But What If There IS a Human Author Involved?
Thaler’s applications, which he files to test the laws on AI-generated material, deliberately exclude the possibility of a human author. But there’s a broad middle ground between entirely human-generated and entirely AI-generated work: collaborative endeavors in which a creator uses AI as an aide in the creative process.
Currently, the leading reference point is the Copyright Office’s decision in Zarya of the Dawn. In that case, the Office had initially granted Kristina Kashtanova a copyright for Zarya of the Dawn, a comic book. Kashtanova had written the text for the book herself but used AI to generate its images. The Copyright Office canceled her registration and reissued a registration limited to her text alone.
Kashtanova argued that she controlled the AI as a tool: the images in the book were the result of her prompts, selections, and editing. The Copyright Office concluded that such control was insufficient because, ultimately, AI generates products in an unpredictable way.
Thus, for the Copyright Office, it is more appropriate to think of the AI-created product as a work generated by a commissioned artist—what it calls a work-for-hire—rather than a work created by an artist wielding a tool. Since the commissioned artist wasn’t human, the applicant is ineligible for copyright.
In the March policy, the Copyright Office clarified its approach, stating that if an author relies on AI for anything beyond a de minimus use when creating a registered work, the author must clearly identify that AI-generated work in the application. If the larger work is copyrighted, the AI-generated contributions will be excluded from the registration.
This stance makes the Office’s position on AI analogous to its position on recipes and other mixed work. Original contributions by humans are protected; the AI-generated material in the work is not. The question of what constitutes de minimus use will be determined on a case-by-case basis—surely a catalyst for future litigation.
Authors and artists with pending registration applications that don’t disclose AI’s involvement in their work must revise their applications or risk denial.
Do AI Creations Infringe on Artists’ Copyrights?
The more complex legal question for authors and artists using AI is whether they can be sued for copyright infringement.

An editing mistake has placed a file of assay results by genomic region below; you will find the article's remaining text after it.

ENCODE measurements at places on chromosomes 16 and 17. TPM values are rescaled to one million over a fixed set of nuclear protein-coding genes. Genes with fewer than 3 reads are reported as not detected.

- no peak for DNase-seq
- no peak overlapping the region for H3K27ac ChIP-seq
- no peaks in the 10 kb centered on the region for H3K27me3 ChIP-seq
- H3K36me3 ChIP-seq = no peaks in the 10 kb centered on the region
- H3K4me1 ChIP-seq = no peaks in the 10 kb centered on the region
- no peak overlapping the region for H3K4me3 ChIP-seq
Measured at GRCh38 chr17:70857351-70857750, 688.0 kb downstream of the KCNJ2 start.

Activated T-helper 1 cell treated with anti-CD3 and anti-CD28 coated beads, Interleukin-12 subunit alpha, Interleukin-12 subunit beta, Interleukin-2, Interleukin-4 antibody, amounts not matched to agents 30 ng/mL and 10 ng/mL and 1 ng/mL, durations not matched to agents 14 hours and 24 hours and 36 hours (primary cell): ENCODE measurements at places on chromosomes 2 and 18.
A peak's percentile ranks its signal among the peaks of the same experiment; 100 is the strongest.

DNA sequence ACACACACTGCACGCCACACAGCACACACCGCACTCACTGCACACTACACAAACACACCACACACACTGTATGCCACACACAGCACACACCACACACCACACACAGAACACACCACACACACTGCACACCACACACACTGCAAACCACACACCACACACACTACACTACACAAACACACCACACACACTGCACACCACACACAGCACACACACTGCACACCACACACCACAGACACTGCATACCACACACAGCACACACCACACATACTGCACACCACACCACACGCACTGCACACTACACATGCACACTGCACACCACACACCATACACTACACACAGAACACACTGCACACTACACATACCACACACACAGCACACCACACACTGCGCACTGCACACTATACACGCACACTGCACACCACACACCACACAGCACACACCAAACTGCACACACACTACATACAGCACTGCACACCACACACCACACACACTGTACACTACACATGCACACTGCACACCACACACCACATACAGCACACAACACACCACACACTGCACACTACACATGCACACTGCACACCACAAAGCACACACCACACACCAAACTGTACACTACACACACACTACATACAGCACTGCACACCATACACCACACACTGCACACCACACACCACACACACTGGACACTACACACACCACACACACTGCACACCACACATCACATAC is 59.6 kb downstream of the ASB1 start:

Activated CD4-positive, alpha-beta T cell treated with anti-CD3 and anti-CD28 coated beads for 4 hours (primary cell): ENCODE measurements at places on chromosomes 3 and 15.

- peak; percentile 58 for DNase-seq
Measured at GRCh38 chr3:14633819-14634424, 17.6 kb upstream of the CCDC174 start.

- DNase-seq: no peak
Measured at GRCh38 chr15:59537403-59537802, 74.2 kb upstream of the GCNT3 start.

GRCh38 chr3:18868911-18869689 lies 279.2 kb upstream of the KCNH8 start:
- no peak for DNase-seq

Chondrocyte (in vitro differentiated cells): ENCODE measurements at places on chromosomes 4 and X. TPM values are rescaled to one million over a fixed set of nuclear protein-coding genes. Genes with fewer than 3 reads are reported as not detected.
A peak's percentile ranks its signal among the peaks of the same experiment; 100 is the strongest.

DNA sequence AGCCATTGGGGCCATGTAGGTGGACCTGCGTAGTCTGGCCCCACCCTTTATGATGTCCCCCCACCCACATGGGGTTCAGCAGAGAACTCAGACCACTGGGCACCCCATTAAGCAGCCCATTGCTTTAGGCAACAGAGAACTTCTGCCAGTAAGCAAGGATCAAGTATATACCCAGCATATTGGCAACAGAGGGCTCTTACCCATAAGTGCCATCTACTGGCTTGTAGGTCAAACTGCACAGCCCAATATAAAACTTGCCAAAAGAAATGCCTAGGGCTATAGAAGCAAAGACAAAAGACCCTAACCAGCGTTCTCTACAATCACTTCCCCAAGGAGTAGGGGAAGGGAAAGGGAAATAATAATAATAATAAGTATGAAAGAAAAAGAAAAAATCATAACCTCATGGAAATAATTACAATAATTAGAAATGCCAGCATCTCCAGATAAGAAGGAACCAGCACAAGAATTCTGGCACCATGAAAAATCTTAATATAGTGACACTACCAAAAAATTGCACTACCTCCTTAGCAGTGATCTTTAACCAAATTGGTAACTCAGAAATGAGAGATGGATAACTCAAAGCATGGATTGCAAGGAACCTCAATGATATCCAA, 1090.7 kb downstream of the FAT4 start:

By definition, generative AI is based on original work by humans—including material under copyright. In a number of pending cases, copyright holders are suing creators for unauthorized use of their work in the process of generating their AI products. Some of these cases focus on the use of Open Source code. The very point of Open Source material is that it can be used by anyone for free—a practice intended to innovation and creativity. But Open Source creators can require users to credit their work, and the plaintiffs allege that the AI products don’t sufficiently credit their contributions.
Similarly, there are also cases of artists suing AI users for copyright infringement when they deploy the technology to mimic their work. For example, Universal Music Group is suing platforms over an AI-created song, “Heart on My Sleeve,” which was created to emulate the work of Drake and The Weeknd.
These cases may be more difficult to win because infringement can be difficult to prove. For example, parodies are usually protected as new creations, as is anything that substantially transforms the original work. This is the reason fan fiction—new stories based on existing characters—is so prevalent. Fan fiction openly draws on copyrighted material, but if there’s enough new content, owners of the original source have a difficult time prevailing in court. Going forward, it could become difficult to say why human-created fan fiction is allowable but computer-generated fan fiction is not.
Copyright is not the only way artists and authors can protect their material. Depending on the facts involved, other statutes could offer more direct solutions. For example, under the Lanham Act, which protects against false designation of a product’s origin, a user may have to affirmatively disclose the use AI.
Legal Solutions to AI-Use Questions
As AI technology continues to develop, so will the laws governing ownership and copyright. If you are an artist dealing with AI-use questions—whether you are using it to create work or you believe your work has been infringed—this is one of those times when you should speak to a real, live human. To do that, please contact Carrie Ward at (856) 354-7700 or at firstname.lastname@example.org.